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Should Psychedelic Therapists Have Psychedelic Experience?

Should Psychedelic Therapists Have Psychedelic Experience?

Psychedelics are front and center of a new and rapidly growing medical industry that recognizes their profound healing potential. More and more people are taking psychedelics in clinical settings, with trained therapists guiding them through unpredictable terrain, helping them process and heal their wounds. 

However, as psychedelics become medicalized we are urged to explore the question: should a therapist have personal experience with psychedelics before working with clients who are on psychedelics? 

For those who’ve taken psychedelics and understand how utterly strange (and at times immensely challenging) the experience can be, the answer may feel like an obvious yes. While each psychedelic experience is unique, the thread that binds virtually all of them is their ineffability. Trusting someone to help you navigate that space can be difficult if they haven’t occupied it themselves. 

But as psychedelics intersect with western science, intuition alone cannot satisfy modern medicine’s inquiries around efficacy and safety. One possible solution is that space must be made for the perspectives of indigenous communities who’ve worked with psychedelic medicines for time immemorial and understand them in ways that transcend western epistemological frameworks. 

Western Medicine and Psychedelic Therapy

COMPASS Pathways, a UK-based mental healthcare company working with synthetic psilocybin, states on their website that therapists are not recruited based on their “willingness or desire” to take psychedelics. According to COMPASS, until evidence suggests otherwise, the best predictors of safety and optimal clinical outcomes are emotional maturity, compassion, and clinical therapeutic experience.

So far, there is no evidence within western medicine that suggests otherwise. Arguably, it is for lack of trying. As Elizabeth M. Nielson, Ph.D., and Jeffrey Guss, MD write in their article “Should Psychedelic Therapists Have First-hand Experience with Psychedelics?” for Chacruna, “no contemporary studies have systematically studied whether or how therapists’ first-hand experience with psychedelics affects clinical outcomes in psychedelic therapy.” 

When psychedelic therapy first garnered interest from medical practitioners in the mid-20th century, shortly after Albert Hofmann discovered LSD in 1943, researchers and clinicians “stressed the value of direct experience with a psychedelic compound” in order to be successful as psychedelic therapists, write Nielson and Guss. Hofmann wrote that first-hand experience would allow the therapist to truly understand the “strange world of LSD inebriation” and its related phenomena in their patients. 

But due to restrictive drug laws in the 1960s, and the Controlled Substances Act of 1970, conducting those studies became virtually impossible. Psychiatrist and substance abuse researcher Herbert Kleber came the closest in the mid-60s when he designed a study that would compare the outcomes in patients undergoing LSD-assisted therapy treated by a therapist that had taken LSD themselves versus a therapist who hadn’t. The study was cut short when the Swiss laboratory Sandoz halted LSD production in 1965.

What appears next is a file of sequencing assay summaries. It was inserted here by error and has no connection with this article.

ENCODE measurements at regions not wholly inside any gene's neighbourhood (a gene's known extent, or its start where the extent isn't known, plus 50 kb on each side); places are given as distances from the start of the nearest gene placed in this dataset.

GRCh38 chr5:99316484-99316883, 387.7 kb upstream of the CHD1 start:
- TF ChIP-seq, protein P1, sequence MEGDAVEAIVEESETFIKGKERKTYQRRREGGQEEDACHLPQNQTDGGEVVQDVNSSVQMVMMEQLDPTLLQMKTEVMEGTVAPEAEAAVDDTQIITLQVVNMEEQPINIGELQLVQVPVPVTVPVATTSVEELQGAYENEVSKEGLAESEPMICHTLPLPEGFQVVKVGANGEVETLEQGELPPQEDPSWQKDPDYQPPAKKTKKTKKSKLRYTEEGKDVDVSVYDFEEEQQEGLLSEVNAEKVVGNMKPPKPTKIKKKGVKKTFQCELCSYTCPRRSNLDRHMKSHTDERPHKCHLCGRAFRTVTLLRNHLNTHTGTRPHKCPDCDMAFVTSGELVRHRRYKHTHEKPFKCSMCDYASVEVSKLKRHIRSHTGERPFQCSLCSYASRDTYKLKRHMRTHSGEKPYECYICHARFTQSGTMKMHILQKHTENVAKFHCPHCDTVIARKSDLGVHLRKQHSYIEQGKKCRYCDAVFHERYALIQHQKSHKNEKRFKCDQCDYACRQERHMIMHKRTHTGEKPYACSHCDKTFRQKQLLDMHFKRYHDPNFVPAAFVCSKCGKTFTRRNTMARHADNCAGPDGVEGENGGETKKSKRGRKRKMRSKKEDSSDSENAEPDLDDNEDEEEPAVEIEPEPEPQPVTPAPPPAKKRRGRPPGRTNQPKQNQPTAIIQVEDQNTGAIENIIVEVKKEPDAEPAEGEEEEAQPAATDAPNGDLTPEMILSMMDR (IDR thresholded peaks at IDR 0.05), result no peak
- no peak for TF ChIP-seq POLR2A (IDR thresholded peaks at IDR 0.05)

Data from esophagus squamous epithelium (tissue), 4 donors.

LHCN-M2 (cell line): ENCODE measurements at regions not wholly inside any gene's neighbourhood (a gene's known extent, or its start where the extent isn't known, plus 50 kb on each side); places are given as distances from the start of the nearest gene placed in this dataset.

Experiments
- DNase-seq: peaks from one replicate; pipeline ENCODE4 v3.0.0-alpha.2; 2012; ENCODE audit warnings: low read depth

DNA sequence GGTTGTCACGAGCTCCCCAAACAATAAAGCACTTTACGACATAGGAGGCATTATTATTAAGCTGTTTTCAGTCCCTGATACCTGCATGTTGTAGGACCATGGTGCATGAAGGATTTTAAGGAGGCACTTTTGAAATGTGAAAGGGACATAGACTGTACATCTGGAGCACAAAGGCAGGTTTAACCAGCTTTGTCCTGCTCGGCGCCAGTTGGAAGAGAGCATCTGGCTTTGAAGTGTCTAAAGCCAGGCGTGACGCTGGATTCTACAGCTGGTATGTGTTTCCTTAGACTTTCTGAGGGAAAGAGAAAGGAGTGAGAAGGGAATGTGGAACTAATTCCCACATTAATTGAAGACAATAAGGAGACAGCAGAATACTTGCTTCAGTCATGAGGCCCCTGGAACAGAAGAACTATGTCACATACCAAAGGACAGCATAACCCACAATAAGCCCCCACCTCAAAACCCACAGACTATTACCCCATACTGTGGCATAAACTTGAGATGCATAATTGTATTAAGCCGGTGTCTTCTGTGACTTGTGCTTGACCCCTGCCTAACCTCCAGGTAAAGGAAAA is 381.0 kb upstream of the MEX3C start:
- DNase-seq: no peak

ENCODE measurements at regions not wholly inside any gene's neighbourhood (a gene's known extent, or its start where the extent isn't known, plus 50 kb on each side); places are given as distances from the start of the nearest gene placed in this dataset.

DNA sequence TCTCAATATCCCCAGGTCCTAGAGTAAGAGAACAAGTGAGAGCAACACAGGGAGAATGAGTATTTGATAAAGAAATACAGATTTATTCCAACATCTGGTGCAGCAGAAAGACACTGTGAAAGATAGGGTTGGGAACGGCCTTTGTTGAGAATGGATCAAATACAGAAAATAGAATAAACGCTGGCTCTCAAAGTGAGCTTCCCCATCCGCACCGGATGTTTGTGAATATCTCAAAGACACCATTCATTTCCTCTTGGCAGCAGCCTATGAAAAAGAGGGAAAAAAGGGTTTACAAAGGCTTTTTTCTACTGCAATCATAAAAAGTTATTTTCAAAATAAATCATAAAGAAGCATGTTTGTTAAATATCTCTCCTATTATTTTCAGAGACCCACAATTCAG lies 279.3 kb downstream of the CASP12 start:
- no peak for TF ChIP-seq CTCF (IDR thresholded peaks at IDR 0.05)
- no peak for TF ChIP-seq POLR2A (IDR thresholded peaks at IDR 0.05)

Should Doctors Have Direct Experience with Psychiatric Drugs They Prescribe?

Today, with the mainstreaming of psychedelics and their burgeoning reputation as legitimate therapeutic medicines, questions around what constitutes effective psychedelic therapy can be more formally investigated. But the unique nature of psychedelic therapy, which, as Nielson and Guss write, is an “unprecedented blend of pharmacological and psychotherapeutic approaches,” doesn’t fit squarely with the already established western medical models. 

Contemporary psychiatry does not necessitate that a doctor has direct experience with any psychotropic medication they prescribe to patients. It’s a standard that, according to Nielson and Gus, hasn’t been fully examined. They say that as of June 2018, they were “unable to locate a single study on the relationship between psychiatrists’ personal use of pharmaceutical substances, their prescribing practices with psychotropic medicines, and/or effects on patient outcomes.” 

Furthermore, in the 1960s, randomized controlled trials (RCTs), in which a treatment is randomly allocated to participants and isolated from the doctors prescribing them, became the “gold-standard” for demonstrating the efficacy of pharmacological treatments. While this approach may be effective with drugs such as antibiotics, Nielson and Guss say that psychiatric medicine, in particular psychedelic therapy, are “poor fits” for the RTC research method because of the psychotherapeutic intervention involved. 

While psychoanalytic research and training values subjective personal experience, and doesn’t see it as potentially invalidating any research, pharmacological research values objectivity, and excludes personal experience as a source of knowledge. The “dual nature” of psychedelic therapy has generated “controversy regarding the relevance, importance, and danger of self-experimentation in the current psychedelic research,” write Nielson and Guss. 

Decolonizing Psychedelic Science

Healing with psychedelic substances is not exactly the uncharted territory of intrepid western researchers. Indigenous peoples have been the stewards of these medicines for centuries, and there exist rich traditions amongst various lineages involving the ceremonial use of plant medicines, in which shamans commune with plants as sacred sacraments. COMPASS’s claim that psychedelic therapists don’t necessarily need to be familiar with psychedelic modes of consciousness stands in stark contrast to traditional contexts in which only the shaman ingests the plant medicine.